Written by Greg Barnes
Here at 2cofly, we have done many photogrammetry and LiDAR projects both here on Guam and in Palau. Our clients love our work, and we love aiding them in the success of their businesses.
Depending on the outcome that the client needs, we will decide which sensor would be better for us to use — an RGB camera for photogrammetry, or a LiDAR sensor which uses lasers. In this relatively short article, I’ll give a pretty short, easy comparison of each.
Photogrammetry. When you take a normal photo, you’re basically taking a 3D object, like a real-life person or a house or whatnot, and converting the image of that object into 2D — into a picture. So 3D to 2D. With photogrammetry, you’re taking lots of overlapping 2D pictures and basically recreating that 3D object out of it. So let’s say you’re flying your drone over a house. The drone flies above the house, and as it moves around, it takes lots of photos of the house from different places. Later, you put the images into some specialized software that analyzes all the different photos and does some very complex mathematical equations and analysis on the photos.
When this is done, the outcome can be an orthomosaic map (read all about what that is here), a 3D colorized point cloud, or even a 3D model of that object. (For most orthomosaic maps, the drone will fly with the camera facing straight down. For 3D models, you’ll want to have the camera at a slight angle.)
One thing to keep in mind: What the camera sees is what you get. There is no X-ray vision with a camera — we can see what’s right out in front, but not what’s behind or underneath something. (Often, this is a good thing, especially when someone very ugly like Aunt Gertrude or Hilda is trying to hide behind someone else because they don’t want to be seen. Yeah… we don’t want to see you either.) A similar consideration under the “what the camera sees is what you get” category, is that obviously for photogrammetry, the camera needs to pick up visible light. Because of this, photogrammetry missions would only work during the day. The dark of night obviously isn’t good for photos.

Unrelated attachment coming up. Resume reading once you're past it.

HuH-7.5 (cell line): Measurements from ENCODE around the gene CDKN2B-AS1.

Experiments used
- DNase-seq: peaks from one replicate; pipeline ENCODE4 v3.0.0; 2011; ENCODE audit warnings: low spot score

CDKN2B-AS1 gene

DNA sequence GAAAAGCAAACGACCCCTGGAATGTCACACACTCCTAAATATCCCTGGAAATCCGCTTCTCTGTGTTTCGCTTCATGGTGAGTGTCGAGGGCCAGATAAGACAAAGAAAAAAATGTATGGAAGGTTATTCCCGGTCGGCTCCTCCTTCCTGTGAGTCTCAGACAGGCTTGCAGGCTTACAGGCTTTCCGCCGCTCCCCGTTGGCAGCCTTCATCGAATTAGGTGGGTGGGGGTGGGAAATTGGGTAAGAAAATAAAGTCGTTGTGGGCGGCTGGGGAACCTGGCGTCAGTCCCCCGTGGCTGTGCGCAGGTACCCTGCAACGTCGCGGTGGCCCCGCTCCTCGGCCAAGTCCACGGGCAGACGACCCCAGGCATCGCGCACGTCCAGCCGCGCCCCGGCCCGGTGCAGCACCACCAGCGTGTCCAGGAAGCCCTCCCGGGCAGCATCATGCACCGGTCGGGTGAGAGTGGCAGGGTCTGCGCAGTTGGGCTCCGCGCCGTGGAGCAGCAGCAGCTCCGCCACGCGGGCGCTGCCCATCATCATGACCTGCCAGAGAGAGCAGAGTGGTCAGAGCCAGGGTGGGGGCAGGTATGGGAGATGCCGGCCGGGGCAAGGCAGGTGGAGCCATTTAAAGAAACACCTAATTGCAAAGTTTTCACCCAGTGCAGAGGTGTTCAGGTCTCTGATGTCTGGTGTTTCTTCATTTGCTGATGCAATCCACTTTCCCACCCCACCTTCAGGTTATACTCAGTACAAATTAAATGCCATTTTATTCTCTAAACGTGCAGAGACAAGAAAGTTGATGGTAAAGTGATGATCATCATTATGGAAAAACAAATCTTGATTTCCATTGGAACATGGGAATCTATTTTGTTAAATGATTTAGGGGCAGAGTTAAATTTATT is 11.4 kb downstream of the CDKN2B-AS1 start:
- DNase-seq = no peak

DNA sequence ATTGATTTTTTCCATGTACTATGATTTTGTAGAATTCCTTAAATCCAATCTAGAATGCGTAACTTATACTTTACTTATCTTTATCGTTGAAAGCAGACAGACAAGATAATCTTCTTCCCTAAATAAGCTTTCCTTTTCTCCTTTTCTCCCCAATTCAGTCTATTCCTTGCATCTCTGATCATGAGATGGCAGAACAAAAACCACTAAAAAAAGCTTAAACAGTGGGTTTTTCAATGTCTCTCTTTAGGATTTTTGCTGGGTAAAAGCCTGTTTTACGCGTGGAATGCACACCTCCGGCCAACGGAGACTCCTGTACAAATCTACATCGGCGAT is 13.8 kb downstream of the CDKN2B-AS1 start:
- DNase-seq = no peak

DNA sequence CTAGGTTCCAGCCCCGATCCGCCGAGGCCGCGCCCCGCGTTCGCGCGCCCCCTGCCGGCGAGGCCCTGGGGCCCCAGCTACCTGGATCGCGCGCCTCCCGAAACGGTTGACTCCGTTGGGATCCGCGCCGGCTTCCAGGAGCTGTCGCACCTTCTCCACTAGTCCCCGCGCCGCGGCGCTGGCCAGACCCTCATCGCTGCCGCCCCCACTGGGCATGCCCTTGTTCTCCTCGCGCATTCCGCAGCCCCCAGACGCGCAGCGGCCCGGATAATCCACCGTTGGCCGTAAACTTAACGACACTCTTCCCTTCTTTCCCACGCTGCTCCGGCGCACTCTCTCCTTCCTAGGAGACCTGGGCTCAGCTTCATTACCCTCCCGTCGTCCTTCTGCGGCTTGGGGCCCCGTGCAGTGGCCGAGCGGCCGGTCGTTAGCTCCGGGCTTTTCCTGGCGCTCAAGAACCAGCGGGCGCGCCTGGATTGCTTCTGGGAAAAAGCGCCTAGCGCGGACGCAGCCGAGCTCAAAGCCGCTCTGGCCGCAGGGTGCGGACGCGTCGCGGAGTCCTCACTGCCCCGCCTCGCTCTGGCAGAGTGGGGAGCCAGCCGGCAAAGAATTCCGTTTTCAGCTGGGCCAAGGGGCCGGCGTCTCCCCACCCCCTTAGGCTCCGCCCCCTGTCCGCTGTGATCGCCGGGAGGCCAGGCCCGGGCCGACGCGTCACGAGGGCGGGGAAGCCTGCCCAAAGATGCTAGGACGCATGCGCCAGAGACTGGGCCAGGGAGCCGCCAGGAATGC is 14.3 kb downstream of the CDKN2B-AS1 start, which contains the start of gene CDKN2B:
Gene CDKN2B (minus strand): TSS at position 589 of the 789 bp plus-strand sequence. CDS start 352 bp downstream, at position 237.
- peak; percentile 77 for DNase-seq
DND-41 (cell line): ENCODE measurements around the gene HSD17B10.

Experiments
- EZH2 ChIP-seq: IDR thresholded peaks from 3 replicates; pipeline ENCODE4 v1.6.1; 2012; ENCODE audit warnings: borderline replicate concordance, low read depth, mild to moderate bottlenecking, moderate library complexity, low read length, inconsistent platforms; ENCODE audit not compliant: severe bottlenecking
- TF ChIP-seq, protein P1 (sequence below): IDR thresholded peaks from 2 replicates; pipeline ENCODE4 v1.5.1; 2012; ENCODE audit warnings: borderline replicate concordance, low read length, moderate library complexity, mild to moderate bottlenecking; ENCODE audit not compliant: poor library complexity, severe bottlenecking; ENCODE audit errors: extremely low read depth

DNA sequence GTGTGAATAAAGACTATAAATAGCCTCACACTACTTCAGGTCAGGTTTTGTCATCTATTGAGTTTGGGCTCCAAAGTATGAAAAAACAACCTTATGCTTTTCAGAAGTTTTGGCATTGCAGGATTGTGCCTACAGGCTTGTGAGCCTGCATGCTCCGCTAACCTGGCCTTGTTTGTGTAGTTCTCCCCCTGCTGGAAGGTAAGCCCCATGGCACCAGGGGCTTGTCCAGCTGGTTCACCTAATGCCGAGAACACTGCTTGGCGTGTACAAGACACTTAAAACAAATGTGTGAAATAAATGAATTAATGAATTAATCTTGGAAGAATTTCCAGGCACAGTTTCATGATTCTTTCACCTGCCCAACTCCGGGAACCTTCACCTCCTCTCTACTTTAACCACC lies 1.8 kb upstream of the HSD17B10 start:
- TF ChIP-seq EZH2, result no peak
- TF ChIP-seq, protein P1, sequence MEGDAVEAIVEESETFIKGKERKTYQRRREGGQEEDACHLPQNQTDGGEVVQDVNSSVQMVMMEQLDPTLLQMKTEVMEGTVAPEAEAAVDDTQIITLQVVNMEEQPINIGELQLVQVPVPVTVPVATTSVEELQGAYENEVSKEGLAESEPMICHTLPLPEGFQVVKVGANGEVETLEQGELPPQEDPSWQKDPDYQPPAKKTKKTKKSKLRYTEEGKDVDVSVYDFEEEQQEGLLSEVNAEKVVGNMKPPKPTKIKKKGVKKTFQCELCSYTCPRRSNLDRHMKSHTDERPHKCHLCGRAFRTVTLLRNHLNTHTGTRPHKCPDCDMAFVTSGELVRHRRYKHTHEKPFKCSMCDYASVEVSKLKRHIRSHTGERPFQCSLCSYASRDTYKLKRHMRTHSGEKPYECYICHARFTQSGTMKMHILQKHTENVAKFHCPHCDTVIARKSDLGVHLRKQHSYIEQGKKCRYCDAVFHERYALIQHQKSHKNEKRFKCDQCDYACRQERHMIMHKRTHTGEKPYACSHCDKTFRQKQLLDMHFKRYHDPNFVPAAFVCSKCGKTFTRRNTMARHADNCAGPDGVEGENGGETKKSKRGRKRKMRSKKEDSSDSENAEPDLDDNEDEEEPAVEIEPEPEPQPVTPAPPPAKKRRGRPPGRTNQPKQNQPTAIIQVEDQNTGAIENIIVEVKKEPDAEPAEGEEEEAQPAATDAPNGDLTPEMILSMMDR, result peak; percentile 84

Photogrammetry can be done with photos taken from pretty much any drone, but some cameras are far superior to others. With most drone cameras, by nature of the camera shutter, the accuracy of your outcome may lack. And that’s because this is done with a camera. And as I said, some cameras are better than others.
You know the basics of how cameras work: light enters the lens and yada yada. Cameras are passive sensors — that means that information about light is coming into the camera. (The camera is not shooting anything out — so passive sensor — unless it is actually a gun disguised as a camera a la old cartoons.)
LiDAR (Light Detection and Ranging), on the other hand, is not a passive sensor; it is an
active sensor. This means that yes, the LiDAR sensor actually IS shooting stuff out. In the case of LiDAR, the sensor is shooting out laser pulses. These laser pulses are invisible to the human eye and safe to the human eye. These beams of light travel through the air at, well, the speed of light (………yes, one would hope). When that pulse of light bounces back into the LiDAR sensor, it is recorded how long it took for that beam to shoot out and return, thus measuring the distance. (If one beam takes longer than another to return, that means that the distance to that object is further. It’s like an echo. A fast echo = a small canyon or cave. A long echo = a larger canyon or cave.)
Just like you can do with photogrammetry, LiDAR creates a 3D point cloud. If your LiDAR sensor includes has an RGB camera, that LiDAR point cloud can be colorized, just like with photogrammetry.
One big difference between LiDAR and photogrammetry is that, while you need visible light for photogrammetry to work, you actually don’t need that for LiDAR. Since the LiDAR sensor shoots out bursts of laser light, no external light source is needed. So, if you needed, LiDAR missions could even be conducted in the black of night. Of course, you would still perform those missions in the daytime if you wanted your point cloud to be colorized. But if the point cloud is the only important thing — not necessarily a colorized one — then sure, you could go ahead and fly at night.
Another a big difference between LiDAR and photogrammetry: LiDAR laser beams can actually shoot through certain thin objects (such as leaves or thin branches). Remember what I said above: with a camera, what you see is what you get. Well, with LiDAR, you get more than just what you see. Here’s a fun scientific fact: As laser pulses pass through one object and on to the next object hidden underneath, the laser pulse actually freaks out and says: “Aunt Gertrude? Hilda?!”
So let's say you are a construction
company and you need a topographic map. Is the land cleared of all vegetation? If so, sure, we can make a topographic map for you using photogrammetry or LiDAR. However, if there are trees on the property and you need to see the layout of the ground underneath the trees, we’d need to use LiDAR for you. (We’ve done that in many places, including both times we went to Palau. Both times, we were scanning areas of jungle. If you’d like, you can read all about our first trip and second trip to Palau.)
That’s it for now. I hope you learned something, I hope you enjoyed, and I certainly hope you don’t tell your Aunt Gertrude that I talked about her like that. (Hilda, on the other hand, I don’t care if she finds out, I reeeeally don’t.)
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